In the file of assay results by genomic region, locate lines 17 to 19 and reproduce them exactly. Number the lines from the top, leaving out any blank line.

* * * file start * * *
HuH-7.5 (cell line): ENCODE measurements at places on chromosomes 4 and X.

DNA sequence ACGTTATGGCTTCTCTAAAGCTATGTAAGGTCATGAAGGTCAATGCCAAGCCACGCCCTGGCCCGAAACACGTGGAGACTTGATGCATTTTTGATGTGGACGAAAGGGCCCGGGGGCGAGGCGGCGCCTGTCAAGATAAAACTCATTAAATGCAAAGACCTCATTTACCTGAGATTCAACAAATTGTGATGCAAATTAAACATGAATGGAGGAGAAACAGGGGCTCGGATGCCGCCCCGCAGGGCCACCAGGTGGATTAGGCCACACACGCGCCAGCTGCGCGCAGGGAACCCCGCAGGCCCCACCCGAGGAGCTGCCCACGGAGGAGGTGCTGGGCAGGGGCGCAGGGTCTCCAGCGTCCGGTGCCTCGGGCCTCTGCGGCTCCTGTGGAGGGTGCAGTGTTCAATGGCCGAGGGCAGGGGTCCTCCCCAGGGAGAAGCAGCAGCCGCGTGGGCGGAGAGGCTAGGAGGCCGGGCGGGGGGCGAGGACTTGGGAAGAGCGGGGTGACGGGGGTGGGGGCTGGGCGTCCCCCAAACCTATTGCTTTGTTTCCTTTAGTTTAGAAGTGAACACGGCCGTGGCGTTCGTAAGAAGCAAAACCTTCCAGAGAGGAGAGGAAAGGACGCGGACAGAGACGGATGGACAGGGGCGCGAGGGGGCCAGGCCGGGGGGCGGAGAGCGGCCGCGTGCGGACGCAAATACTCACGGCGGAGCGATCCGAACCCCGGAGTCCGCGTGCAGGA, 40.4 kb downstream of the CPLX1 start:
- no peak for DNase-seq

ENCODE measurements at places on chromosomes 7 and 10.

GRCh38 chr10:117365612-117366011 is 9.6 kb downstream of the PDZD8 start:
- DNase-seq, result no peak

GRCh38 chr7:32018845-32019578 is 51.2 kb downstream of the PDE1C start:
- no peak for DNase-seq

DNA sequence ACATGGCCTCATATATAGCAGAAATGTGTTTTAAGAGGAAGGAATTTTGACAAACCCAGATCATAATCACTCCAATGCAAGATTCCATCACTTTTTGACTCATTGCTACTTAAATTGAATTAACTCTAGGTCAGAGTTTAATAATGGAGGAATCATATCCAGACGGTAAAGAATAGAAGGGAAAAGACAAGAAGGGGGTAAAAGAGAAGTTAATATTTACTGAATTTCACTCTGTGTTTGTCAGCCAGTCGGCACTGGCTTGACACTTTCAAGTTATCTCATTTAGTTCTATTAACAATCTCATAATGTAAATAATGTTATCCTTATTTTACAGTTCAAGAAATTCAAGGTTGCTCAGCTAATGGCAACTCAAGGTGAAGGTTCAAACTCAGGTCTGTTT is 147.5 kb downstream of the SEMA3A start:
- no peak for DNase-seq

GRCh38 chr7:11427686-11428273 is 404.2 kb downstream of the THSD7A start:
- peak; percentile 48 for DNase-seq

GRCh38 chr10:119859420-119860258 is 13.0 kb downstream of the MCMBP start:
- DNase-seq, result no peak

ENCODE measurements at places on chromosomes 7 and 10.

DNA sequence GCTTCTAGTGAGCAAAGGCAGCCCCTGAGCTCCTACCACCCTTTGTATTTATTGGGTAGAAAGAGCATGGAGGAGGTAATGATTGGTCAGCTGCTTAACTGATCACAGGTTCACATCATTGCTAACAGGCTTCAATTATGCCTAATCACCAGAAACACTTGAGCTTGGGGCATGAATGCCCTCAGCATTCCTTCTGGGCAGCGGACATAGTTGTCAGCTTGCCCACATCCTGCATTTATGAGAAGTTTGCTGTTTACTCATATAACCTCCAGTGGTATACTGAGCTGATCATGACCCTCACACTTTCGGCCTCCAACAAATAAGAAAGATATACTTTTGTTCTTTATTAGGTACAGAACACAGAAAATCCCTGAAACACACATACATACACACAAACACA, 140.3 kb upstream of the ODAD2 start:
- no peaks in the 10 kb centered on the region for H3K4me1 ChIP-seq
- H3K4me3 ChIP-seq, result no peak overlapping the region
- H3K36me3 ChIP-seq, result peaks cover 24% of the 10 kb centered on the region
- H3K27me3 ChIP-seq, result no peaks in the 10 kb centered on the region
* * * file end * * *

- no peaks in the 10 kb centered on the region for H3K4me1 ChIP-seq
- H3K4me3 ChIP-seq, result no peak overlapping the region
- H3K36me3 ChIP-seq, result peaks cover 24% of the 10 kb centered on the region